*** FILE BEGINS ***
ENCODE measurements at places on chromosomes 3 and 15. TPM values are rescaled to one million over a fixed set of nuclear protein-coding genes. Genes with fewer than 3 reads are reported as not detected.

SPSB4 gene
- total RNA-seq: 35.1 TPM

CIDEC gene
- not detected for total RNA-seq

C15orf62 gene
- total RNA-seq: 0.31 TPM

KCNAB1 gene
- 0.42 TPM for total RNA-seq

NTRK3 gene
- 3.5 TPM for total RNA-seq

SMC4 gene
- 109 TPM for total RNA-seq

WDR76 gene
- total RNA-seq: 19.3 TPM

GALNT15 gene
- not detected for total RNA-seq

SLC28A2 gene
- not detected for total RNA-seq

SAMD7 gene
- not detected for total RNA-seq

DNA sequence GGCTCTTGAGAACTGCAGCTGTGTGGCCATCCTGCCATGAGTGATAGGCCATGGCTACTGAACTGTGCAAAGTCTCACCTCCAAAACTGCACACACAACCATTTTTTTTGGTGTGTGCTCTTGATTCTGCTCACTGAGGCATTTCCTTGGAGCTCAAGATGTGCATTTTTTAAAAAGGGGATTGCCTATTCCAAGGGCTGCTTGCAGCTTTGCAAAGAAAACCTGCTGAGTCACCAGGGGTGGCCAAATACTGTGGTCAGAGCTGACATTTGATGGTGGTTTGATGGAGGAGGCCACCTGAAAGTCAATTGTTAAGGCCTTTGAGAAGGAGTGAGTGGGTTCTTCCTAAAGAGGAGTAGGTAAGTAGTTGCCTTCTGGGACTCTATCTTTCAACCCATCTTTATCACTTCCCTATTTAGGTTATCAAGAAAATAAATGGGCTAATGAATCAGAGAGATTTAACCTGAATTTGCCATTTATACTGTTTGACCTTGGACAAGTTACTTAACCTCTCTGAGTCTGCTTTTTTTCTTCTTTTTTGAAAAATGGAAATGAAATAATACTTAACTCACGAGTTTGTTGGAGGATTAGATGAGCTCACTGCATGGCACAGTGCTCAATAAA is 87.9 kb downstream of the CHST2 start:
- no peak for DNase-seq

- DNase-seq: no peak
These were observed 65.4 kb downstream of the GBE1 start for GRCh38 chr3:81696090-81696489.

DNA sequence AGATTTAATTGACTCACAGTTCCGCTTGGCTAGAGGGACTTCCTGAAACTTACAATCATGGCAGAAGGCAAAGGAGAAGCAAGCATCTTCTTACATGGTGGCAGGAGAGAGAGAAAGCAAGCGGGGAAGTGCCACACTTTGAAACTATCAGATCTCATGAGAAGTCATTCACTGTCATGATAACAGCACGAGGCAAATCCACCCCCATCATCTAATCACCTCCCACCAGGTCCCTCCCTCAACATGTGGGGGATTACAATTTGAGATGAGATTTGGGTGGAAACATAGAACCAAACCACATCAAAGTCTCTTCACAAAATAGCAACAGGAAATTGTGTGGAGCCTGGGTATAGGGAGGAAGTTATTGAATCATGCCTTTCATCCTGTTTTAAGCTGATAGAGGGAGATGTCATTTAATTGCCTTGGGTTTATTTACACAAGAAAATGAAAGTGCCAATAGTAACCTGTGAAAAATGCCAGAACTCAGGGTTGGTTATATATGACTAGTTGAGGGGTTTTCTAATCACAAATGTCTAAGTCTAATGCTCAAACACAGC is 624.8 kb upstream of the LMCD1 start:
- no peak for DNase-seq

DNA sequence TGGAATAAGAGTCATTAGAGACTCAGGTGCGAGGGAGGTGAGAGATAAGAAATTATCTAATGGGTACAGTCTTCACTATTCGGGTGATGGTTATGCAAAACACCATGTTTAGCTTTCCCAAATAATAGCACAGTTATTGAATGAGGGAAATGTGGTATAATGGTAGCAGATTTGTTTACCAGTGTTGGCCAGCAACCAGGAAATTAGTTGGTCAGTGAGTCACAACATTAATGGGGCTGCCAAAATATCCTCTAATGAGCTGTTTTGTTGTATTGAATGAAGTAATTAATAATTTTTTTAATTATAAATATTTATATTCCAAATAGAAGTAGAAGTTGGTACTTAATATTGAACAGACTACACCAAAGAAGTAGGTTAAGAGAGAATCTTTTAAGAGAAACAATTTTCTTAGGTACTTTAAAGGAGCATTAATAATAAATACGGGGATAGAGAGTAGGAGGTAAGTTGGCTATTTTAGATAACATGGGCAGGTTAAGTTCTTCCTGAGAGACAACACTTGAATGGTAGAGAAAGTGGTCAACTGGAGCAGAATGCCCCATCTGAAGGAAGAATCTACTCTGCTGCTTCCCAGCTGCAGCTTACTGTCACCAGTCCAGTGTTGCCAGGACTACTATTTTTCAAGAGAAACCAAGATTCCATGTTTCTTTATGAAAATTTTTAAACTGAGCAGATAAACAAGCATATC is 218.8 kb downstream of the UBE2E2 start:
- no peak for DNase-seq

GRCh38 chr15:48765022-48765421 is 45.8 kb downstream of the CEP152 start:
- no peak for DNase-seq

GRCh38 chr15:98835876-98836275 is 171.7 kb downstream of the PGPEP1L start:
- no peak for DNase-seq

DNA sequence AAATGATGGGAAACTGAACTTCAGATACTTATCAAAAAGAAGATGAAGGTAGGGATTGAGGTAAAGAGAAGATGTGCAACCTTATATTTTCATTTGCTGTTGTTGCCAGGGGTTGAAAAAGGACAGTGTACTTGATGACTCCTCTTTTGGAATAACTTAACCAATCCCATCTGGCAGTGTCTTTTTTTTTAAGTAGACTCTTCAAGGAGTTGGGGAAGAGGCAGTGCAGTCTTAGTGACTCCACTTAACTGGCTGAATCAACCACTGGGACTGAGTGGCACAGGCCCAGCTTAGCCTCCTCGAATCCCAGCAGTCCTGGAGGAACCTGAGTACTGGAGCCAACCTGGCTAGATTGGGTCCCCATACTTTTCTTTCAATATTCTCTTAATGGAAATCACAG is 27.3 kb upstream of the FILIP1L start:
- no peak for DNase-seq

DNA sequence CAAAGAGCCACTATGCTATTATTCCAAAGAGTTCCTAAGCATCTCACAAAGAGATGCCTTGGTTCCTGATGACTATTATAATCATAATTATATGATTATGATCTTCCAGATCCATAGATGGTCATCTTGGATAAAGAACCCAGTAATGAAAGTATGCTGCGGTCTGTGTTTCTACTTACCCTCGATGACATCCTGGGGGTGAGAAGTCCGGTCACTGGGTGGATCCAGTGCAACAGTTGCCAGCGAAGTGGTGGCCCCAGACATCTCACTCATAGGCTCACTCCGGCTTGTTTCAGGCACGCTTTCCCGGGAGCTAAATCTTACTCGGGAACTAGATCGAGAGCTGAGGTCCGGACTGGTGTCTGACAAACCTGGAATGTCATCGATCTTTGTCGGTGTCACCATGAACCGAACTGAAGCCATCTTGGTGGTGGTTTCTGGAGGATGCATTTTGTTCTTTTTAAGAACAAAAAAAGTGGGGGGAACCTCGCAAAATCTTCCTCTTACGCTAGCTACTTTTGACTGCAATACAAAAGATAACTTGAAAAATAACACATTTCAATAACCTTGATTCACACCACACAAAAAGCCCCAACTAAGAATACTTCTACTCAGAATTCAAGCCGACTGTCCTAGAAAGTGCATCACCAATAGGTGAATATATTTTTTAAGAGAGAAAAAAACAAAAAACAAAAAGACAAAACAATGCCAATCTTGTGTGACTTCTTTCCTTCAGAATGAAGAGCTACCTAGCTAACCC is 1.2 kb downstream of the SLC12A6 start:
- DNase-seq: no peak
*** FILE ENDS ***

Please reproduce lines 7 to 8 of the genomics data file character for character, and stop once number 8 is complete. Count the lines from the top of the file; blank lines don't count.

- total RNA-seq: 0.31 TPM

KCNAB1 gene